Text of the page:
Instead, the proposed constitutional amendment would set a 12-year limit on total legislative service, meaning a person could serve a full 12 years in the House or Senate or some combination of the two equaling 12 years.
Organizers will need valid signatures from at least 425,059 registered voters by July 11.
Studley was adamant that the measure was meant to reform the framework for term limits, not repeal them, and to bolster transparency for voters into potential financial conflicts of interest among lawmakers and executives.
“I’ve had the opportunity to work in and around the Capitol building for 40 years, so I have seen both the positive impact of term limits and the unintended consequences of term limits on the legislative process,” he said. “If you have a car that’s 30 years old, you’re somewhere between driving a classic car and antique. If you live in an apartment building or home that’s 30 years old, may still be a nice place to live, but chances are it’s in need of some renovation and repairs. And frankly, the same thing applies to constitutional amendments.”
As it was exactly 30 years since term limits were passed, Studley said now was the time to “step back and look at the impact of term limits and see how we can work together to make state government better.”
Overall, it appears the new proposal could have the potential to stabilize the House, as electeds would not be running for speaker positions the moment they walk in the Capitol as a freshman, or gun for a Senate seat right away. It would also let House members build vital expertise in the legislative process and its various niches.
Speakers would likely now have six to eight years of experience, similar to the Senate majority leaders, and could result in few to no first-term House members chairing committees. The measure wouldn’t change much for the Senate, however, as the upper chamber was not harmed by term limits in the same way as the House. Most senators previously served in the House, meaning there is usually a group of senators who spend 14 years in the Legislature.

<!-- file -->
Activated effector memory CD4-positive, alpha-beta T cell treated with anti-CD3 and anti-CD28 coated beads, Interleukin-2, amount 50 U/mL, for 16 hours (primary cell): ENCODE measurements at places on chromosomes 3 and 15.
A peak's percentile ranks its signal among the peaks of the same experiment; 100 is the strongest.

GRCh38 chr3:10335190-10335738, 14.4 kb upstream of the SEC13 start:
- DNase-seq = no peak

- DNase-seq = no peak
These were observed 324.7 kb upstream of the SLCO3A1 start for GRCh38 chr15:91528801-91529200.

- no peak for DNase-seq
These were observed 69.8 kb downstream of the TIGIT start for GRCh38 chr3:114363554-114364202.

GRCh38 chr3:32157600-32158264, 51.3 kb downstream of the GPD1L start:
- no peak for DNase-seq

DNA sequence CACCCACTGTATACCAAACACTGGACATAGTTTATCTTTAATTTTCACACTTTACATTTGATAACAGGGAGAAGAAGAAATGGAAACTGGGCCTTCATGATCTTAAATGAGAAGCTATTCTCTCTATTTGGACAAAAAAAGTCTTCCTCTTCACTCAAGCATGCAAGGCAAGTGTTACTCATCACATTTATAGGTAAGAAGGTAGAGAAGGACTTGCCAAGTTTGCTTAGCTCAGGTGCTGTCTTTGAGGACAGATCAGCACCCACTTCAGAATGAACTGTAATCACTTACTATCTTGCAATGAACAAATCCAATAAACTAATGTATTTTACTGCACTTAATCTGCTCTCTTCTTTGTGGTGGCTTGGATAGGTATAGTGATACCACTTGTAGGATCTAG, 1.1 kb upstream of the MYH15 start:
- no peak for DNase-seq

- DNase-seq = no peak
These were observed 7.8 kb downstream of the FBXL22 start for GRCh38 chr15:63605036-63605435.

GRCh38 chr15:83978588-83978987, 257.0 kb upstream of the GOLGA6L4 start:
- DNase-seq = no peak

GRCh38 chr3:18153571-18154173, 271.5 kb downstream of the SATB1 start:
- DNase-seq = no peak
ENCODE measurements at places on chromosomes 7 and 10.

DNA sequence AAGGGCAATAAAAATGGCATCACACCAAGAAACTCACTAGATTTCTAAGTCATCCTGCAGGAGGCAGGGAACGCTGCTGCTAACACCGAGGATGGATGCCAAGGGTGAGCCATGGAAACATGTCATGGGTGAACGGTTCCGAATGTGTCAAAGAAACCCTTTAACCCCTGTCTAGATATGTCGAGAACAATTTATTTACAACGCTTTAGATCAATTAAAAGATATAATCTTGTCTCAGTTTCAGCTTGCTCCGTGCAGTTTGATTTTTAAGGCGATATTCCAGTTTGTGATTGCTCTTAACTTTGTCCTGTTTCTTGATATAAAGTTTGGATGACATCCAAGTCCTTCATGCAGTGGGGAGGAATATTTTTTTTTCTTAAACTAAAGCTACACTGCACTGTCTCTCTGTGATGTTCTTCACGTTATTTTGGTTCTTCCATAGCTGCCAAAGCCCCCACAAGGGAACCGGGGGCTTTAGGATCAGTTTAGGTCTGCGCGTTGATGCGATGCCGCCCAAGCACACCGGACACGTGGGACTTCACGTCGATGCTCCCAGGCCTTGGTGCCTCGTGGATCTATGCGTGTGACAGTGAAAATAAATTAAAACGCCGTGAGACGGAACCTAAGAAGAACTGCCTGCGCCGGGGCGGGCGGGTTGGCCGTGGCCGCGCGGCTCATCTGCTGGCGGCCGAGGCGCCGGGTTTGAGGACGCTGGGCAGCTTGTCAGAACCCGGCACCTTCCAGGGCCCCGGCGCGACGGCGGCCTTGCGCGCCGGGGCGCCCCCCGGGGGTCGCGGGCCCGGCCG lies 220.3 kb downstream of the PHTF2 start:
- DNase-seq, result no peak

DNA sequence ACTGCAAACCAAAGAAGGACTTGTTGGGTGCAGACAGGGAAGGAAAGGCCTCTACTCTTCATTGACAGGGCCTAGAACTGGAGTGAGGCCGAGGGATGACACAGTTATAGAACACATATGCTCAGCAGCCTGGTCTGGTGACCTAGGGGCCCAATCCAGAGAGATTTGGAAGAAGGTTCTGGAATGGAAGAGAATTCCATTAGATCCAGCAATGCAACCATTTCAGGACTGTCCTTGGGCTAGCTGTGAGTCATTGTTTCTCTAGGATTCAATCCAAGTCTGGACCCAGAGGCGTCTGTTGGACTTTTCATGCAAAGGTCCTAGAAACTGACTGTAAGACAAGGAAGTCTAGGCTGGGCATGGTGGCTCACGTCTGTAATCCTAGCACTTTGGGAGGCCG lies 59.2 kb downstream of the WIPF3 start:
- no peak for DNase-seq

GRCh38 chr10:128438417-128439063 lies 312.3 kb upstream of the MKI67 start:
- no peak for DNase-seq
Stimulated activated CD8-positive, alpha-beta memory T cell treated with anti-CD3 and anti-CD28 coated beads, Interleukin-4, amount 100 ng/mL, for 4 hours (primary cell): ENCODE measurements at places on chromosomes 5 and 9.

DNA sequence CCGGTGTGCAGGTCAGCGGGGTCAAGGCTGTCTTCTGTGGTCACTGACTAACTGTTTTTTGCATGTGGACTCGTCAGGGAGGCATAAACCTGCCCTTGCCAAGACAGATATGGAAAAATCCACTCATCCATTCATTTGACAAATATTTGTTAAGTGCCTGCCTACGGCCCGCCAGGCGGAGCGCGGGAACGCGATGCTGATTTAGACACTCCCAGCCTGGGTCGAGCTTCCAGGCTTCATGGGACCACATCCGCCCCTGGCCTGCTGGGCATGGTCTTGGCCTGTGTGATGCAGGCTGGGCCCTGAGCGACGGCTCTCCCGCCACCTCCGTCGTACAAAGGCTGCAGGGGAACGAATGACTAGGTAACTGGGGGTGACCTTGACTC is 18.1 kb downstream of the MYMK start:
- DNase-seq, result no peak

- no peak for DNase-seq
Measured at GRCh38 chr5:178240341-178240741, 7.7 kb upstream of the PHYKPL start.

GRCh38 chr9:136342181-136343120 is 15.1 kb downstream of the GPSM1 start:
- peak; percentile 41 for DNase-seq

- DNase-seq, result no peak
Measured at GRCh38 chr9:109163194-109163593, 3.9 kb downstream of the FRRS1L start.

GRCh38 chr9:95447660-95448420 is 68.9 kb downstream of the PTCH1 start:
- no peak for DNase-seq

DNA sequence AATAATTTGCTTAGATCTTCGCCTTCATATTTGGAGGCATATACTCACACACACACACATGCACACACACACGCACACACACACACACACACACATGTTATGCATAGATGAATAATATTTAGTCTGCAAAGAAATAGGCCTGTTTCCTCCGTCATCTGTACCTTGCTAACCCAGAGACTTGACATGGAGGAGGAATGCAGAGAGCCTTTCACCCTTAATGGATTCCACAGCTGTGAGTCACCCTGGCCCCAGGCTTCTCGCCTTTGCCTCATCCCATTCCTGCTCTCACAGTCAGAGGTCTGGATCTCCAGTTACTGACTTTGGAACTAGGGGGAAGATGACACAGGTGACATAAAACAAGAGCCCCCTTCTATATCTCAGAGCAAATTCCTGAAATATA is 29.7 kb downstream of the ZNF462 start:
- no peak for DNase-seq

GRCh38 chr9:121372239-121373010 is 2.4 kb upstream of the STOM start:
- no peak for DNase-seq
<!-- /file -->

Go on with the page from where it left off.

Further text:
When asked, Bolger said he could have indeed benefitted from more time spent in the House.
“I was certainly learning new things on my first day on the job and my last day on the job. I would have benefitted from more time to understand state government better,” he said. “However, this isn’t about the elected official, this is about what it means to the people of the state and how they’re best served.”
The disclosure of financial standing would also be a large part of the proposal, requiring not just the Legislature but the office of the governor, lieutenant governor, secretary of state and attorney general to file annual financial disclosure reports and periodic transaction reports with the Department of State. It also allows backers to frame the proposal as an overall legislative reform to parry any attacks from pro-term limits organizations.
“This is good public policy. The idea here is, it’s common sense to have elected officials record their financial conditions. It’s common sense for the voters to know this kind of information from their elected officials,” Gaffney said. “Michigan government doesn’t become hampered by more information, by more disclosure from folks who are in it, it becomes better. And tightening up the ethics and fixing, amending the term limits, is a very good thing to do.”
Nia Winston, president of Unite Here Local 24, said the proposal would make sure laws like term limits were not outdated and serve the best interest of the people.
“As you see here from this coalition that we’re building, this effort is too important to let our differences stand in the way,” she said. “That’s why I will make sure that myself and my members of Unite Here will be working hard together to make this happen.”
Reported information to be required under the proposal includes:
- Assets and unearned income;
- Purchases, sales or exchanges for a security or real property;
- Earned income and liabilities;
- Positions held as an officer, director, trustee of an organization, partner, proprietor, representative, employee or consultant of any corporation, firm or business enterprise. This would also include nonprofits, labor and educational institutions;
- Agreements or arrangements with respect to future employment or current employment other than within state;
- Gifts as defined by Section 4 of PA 472 of 1978;
- Travel payments or reimbursements; and